The Red Pen Treatment

red-pen.jpgAh, the value of a good critique! I sent my latest manuscript to Robin L. Rotham, and she made such excellent points. Thank you to Robin! *big sigh of relief* I just knew something was missing from the story, and she came up with it. A fresh eye by someone who knows the market can be invaluable in that final look-through before submitting a manuscript.

I’ve been in good critique groups and bad ones — too many to mention. But if a critiquer can point out even one important aspect or come up with even one new idea, it can make all the difference in a manuscript.

I really believe there are some things a writer can do to get the most from critiques:

(1) Be willing to return the favor. Spend your time doing your best at giving a good critique of the other’s manuscript.

(2) Only give over your own manuscript when it’s about as perfect as you can make it. Don’t waste a critiquer’s valuable time and energy, making her read hurriedly-dashed-off, half-baked ideas with grammatical errors.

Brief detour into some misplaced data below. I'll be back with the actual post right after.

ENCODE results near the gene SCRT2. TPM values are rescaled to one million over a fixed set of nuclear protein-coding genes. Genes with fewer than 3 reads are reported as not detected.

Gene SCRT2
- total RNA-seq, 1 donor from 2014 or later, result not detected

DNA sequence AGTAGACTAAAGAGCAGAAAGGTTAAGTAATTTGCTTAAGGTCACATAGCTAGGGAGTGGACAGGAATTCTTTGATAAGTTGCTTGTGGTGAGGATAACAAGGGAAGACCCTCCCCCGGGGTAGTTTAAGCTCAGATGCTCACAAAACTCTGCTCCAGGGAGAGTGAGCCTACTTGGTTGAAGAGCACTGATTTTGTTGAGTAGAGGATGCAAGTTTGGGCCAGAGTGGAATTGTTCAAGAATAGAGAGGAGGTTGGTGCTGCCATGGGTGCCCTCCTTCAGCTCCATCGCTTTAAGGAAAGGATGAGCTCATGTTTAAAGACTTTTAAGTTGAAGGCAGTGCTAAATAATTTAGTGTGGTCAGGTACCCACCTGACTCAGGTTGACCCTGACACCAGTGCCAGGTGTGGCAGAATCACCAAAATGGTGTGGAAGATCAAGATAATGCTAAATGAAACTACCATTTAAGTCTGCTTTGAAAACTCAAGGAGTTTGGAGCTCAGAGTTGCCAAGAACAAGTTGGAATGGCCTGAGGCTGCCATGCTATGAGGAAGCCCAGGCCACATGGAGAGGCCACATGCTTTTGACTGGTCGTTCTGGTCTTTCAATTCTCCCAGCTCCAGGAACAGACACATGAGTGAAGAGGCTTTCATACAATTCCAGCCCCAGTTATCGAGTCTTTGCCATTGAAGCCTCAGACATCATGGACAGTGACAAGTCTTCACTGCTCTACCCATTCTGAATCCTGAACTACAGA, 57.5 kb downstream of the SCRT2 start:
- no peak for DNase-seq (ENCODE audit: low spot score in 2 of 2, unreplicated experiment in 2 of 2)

(3) Don’t be thin-skinned or stubborn. Be willing to consider altering your golden prose.   

Are you in a critique group?


3 thoughts on “The Red Pen Treatment

  1. You are a very receptive author, my dear Elizabeth. 😀 You’re willing to change your story to suit the market, which means it will be picked up, probably sooner than later. More congratulations from me!

  2. I was once in a critique group, but the modus operandi was to read sections of each person’s ms out loud, followed by feedback from the group. That format just didn’t work for me. I now have a critique partner and we e-mail mss to each other and respond with the Track Changes feature of Word. We e-mail the mss back to each other, but often also add a phone call summary since more ideas/questions frequently surface during the conversation.

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